/ Published August 05, 2015
In his study of insurgencies and terrorism, Bard O'Neill offers a framework that he originally developed in 1970 and continually expanded until the publication of Insurgency & Terrorism. The author extracted the framework from his extensive evaluation of theoretical and historical writings, articles, monographs, and books written by scholars, participants, journalists, and other observers, as well as written and oral case studies following many visits to countries that faced insurgencies. The main purpose of O'Neill's book is to provide a method that will assist participants, journalists, students, government analysts, scholars, and military members in their analysis of insurgencies and terrorism (p. 10). However, readers should note that O'Neill developed his framework through the lens of an asymmetrical and bipolar international system. That is, his case studies were examined from the post-World War II era through 1990, all while the United States and Soviet Union were struggling to maintain the status quo as the world's two preeminent powers. The author surmises that most insurgent leaders were natural allies of the communist bloc, with the Soviet Union and the People's Republic of China intent on upsetting the existing order and structure of power.
Bard O'Neill is a professor of international affairs at the National War College and author of several books and articles relating to foreign policy and the study of insurgency. A Senior Research Fellow at the National Defense University in 1979, he has served as an adviser to prominent officials in the Department of State and Department of Defense. Additionally, he led various study groups with cabinet members and heads of state as director of Middle East studies. Notwithstanding his impressive qualifications, his painstaking research over several decades, coupled with critiques from some of his distinguished colleagues, gives this book its credibility.
O'Neill argues that all of the insurgencies he examined fall into his developed framework. He begins with a brief summary of insurgencies between 1945 and 1990, presenting readers with seven types and four strategies of insurgency. The seven types are anarchist, egalitarian, traditionalist, pluralist, secessionist, reformist, and preservationist, and the four strategies are conspiracy, protracted popular war, military focus, and urban warfare (pp. 17-22). He then details four complications for analysts when they attempt to identify insurgent movements such as goal transformation, goal conflicts, misleading rhetoric, and goal ambiguity. Finally, the author associates three forms of warfare used during insurgent conflicts--conventional warfare, terrorism, and guerrilla warfare (p. 24). Subsequent chapters examine insurgent strategies, the physical and human environment, popular and external support, and the insurgent organization and unity. To demonstrate his points, O'Neill uses historical examples and numerous case studies from the Muslim Brotherhood, Malayan Communist Party, Vietcong, and Ba'athists, as well as from the American Civil War, Lenin's Marxist revolution, the US experience in Vietnam, and the Soviet experience in Afghanistan. Particularly noteworthy is his theoretical analysis of Mao's guerrilla war strategies, which are also highlighted in Field Manual (FM) 3-24, Counterinsurgency, December 2006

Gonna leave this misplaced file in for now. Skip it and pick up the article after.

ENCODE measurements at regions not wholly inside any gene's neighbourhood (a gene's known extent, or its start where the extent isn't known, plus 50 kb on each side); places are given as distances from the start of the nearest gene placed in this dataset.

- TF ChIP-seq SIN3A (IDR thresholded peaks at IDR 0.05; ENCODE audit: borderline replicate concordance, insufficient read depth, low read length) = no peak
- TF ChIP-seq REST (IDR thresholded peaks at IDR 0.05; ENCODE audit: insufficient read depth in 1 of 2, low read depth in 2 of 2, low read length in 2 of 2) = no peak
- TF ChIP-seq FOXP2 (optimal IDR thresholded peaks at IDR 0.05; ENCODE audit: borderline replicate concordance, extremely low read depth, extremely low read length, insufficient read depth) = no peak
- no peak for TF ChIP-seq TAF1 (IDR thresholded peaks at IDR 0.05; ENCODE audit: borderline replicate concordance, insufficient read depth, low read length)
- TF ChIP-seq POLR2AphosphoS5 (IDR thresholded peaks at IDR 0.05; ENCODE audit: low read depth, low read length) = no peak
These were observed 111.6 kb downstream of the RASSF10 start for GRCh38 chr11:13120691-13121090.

Following seven chapters that address the framework and variables which have a bearing on the growth and result of insurgencies, he presents the most important variable--the government response. As FM 3-24 prescribes, to develop the proper response to an insurgency, the government must know the enemy by emphasizing intelligence. A shallow examination or misunderstanding of the insurgency on the part of the government will result in flawed policies and behaviors. O'Neill offers case studies with varied levels of success and failure in terms of how the government's counterinsurgency effort responded to the environment, won popular support, and attacked insurgents' external support channels. He believes that a competent, capable government administration with well-coordinated political, security, and economic policies, along with a well-trained military, can frustrate and defeat an insurgency. Insurgency & Terrorism does not offer a particular prescription for a government that must deal with an insurgency; however, his framework, backed by a multitude of case studies, allows the reader to ascertain the best counterinsurgency treatment. In fact, he urges readers to evaluate each instance through an objective lens, examine all variables, and in the end--above all--remain flexible and maintain integrity (pp. 152-53).
O'Neill's efforts to be methodical and impartial in his approach to insurgency and terrorism make this book a valuable study. His definitions and categories may differ from those of other manuals or books, but one of Insurgency & Terrorism's strengths is that its framework is adequately flexible to allow for review and modification, as admitted by the author in the beginning. Nevertheless, to add further relevance, the author should revisit a few areas. The unforeseen advances in technology and social media that have occurred since the book was published beg for increased research in this area--specifically, how insurgents can use social media as a weapon and a global recruiting tool with recommendations on government responses to curtail its effective use by insurgent groups. Additionally, this work would be greatly enhanced by an amended chapter that places special emphasis on the United States' recent intimate encounters and engagements with insurgencies in Iraq and Afghanistan.
MAJ Michael M. Wellock, USA
Maxwell AFB, Alabama
"The views expressed are those of the author(s) and do not reflect the official policy or position of the US government or the Department of Defense."